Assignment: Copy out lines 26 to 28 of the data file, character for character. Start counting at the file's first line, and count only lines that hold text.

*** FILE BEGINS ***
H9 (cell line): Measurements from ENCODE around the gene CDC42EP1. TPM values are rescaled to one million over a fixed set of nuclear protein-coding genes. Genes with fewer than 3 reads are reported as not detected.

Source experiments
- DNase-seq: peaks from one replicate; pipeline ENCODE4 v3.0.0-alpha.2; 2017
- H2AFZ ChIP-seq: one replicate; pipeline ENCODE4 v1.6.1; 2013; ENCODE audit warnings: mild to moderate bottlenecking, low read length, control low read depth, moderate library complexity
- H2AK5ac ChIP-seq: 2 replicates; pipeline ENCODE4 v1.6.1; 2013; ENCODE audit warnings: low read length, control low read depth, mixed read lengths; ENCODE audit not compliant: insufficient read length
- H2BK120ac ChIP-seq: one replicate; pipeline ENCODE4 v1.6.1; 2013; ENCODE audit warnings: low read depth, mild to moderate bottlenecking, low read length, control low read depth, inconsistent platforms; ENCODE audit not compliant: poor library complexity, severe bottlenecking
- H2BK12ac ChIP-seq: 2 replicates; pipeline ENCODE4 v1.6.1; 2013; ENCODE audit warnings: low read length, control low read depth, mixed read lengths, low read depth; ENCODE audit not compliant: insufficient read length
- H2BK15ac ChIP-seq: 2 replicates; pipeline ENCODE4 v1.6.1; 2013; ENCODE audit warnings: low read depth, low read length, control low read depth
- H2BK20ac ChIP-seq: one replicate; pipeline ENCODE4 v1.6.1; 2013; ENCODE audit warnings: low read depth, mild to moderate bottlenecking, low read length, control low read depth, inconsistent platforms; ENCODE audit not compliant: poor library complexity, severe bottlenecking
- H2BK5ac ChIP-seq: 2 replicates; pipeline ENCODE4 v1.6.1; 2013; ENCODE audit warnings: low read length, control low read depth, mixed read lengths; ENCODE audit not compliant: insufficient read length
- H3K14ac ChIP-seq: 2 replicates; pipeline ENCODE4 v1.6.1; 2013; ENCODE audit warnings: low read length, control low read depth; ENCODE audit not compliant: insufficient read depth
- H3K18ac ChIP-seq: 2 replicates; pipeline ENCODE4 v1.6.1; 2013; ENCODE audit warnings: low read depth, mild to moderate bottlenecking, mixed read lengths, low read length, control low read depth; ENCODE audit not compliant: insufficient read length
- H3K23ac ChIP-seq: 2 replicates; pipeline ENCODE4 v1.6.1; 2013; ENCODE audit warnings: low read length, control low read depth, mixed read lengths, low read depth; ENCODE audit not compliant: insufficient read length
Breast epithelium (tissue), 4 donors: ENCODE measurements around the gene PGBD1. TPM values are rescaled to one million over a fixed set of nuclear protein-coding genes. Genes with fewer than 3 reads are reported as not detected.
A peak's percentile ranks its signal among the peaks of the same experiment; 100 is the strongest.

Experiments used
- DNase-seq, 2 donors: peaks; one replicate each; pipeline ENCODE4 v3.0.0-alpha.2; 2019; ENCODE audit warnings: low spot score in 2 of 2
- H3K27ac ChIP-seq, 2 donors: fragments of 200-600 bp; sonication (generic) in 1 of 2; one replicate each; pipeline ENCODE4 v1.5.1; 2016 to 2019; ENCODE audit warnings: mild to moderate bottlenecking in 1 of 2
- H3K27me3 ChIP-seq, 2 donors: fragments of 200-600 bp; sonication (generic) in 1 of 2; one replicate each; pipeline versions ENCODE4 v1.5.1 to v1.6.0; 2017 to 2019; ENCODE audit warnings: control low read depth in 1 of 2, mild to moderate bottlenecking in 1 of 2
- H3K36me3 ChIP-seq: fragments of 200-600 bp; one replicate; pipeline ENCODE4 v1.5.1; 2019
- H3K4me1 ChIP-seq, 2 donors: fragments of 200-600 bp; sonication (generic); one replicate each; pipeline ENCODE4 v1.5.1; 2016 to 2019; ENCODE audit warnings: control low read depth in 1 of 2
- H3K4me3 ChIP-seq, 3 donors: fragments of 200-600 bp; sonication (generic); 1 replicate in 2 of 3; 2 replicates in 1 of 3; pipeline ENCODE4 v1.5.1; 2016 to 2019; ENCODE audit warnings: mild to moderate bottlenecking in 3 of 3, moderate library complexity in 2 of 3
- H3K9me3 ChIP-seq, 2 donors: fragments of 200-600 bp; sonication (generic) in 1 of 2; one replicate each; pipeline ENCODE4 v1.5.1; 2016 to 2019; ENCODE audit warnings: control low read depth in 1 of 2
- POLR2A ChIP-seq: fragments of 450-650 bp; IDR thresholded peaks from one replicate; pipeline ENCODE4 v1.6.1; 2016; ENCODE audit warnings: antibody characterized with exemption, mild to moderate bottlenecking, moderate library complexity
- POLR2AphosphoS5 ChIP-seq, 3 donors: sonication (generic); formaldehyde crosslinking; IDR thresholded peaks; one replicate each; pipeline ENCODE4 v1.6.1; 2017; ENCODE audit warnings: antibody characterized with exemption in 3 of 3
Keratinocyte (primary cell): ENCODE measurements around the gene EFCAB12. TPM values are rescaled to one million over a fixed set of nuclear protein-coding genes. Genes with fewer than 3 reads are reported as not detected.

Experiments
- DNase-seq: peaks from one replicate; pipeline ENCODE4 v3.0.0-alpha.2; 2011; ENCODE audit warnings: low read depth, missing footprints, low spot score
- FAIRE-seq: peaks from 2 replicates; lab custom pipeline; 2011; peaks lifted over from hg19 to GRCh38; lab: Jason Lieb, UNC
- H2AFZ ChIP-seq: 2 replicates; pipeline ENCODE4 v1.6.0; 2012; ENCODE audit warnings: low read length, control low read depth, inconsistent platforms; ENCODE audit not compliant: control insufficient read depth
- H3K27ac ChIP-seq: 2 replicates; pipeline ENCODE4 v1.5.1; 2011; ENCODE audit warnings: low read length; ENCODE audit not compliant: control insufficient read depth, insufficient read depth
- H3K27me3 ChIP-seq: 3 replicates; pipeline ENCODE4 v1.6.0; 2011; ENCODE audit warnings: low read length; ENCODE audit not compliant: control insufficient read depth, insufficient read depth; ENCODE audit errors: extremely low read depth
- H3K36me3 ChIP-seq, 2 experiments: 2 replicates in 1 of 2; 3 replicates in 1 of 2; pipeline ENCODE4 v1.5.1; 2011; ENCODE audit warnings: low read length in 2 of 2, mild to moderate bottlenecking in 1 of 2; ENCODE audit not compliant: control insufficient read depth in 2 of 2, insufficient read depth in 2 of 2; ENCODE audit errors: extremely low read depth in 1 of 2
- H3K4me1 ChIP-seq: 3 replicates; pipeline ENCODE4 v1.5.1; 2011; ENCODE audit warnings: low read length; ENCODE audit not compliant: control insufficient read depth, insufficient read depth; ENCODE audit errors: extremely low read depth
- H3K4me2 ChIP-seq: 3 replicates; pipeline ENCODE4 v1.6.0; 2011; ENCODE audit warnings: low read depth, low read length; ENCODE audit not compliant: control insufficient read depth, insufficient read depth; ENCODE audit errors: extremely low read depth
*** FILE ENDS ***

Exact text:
Keratinocyte (primary cell): ENCODE measurements around the gene EFCAB12. TPM values are rescaled to one million over a fixed set of nuclear protein-coding genes. Genes with fewer than 3 reads are reported as not detected.

Experiments
- DNase-seq: peaks from one replicate; pipeline ENCODE4 v3.0.0-alpha.2; 2011; ENCODE audit warnings: low read depth, missing footprints, low spot score